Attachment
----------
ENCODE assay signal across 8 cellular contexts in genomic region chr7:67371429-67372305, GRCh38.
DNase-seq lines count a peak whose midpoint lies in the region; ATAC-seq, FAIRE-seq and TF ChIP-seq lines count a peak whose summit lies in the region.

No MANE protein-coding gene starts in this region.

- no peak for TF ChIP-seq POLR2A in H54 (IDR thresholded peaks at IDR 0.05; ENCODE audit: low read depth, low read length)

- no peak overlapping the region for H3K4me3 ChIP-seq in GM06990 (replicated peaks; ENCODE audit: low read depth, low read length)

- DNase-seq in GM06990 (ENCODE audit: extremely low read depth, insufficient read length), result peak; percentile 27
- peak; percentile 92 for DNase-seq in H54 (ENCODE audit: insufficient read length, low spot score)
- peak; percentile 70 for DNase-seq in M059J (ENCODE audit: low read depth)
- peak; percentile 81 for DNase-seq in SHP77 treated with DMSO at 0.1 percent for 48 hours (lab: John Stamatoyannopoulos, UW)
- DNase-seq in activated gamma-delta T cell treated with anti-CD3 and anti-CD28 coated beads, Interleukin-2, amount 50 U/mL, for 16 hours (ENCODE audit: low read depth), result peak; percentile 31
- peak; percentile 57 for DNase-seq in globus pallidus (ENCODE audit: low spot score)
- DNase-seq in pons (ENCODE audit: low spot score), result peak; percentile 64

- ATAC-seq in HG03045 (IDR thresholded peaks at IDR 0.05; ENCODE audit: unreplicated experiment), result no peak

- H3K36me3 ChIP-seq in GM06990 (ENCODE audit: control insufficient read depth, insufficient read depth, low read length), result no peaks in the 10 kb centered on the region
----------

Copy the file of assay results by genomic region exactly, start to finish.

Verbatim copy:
ENCODE assay signal across 8 cellular contexts in genomic region chr7:67371429-67372305, GRCh38.
DNase-seq lines count a peak whose midpoint lies in the region; ATAC-seq, FAIRE-seq and TF ChIP-seq lines count a peak whose summit lies in the region.

No MANE protein-coding gene starts in this region.

- no peak for TF ChIP-seq POLR2A in H54 (IDR thresholded peaks at IDR 0.05; ENCODE audit: low read depth, low read length)

- no peak overlapping the region for H3K4me3 ChIP-seq in GM06990 (replicated peaks; ENCODE audit: low read depth, low read length)

- DNase-seq in GM06990 (ENCODE audit: extremely low read depth, insufficient read length), result peak; percentile 27
- peak; percentile 92 for DNase-seq in H54 (ENCODE audit: insufficient read length, low spot score)
- peak; percentile 70 for DNase-seq in M059J (ENCODE audit: low read depth)
- peak; percentile 81 for DNase-seq in SHP77 treated with DMSO at 0.1 percent for 48 hours (lab: John Stamatoyannopoulos, UW)
- DNase-seq in activated gamma-delta T cell treated with anti-CD3 and anti-CD28 coated beads, Interleukin-2, amount 50 U/mL, for 16 hours (ENCODE audit: low read depth), result peak; percentile 31
- peak; percentile 57 for DNase-seq in globus pallidus (ENCODE audit: low spot score)
- DNase-seq in pons (ENCODE audit: low spot score), result peak; percentile 64

- ATAC-seq in HG03045 (IDR thresholded peaks at IDR 0.05; ENCODE audit: unreplicated experiment), result no peak

- H3K36me3 ChIP-seq in GM06990 (ENCODE audit: control insufficient read depth, insufficient read depth, low read length), result no peaks in the 10 kb centered on the region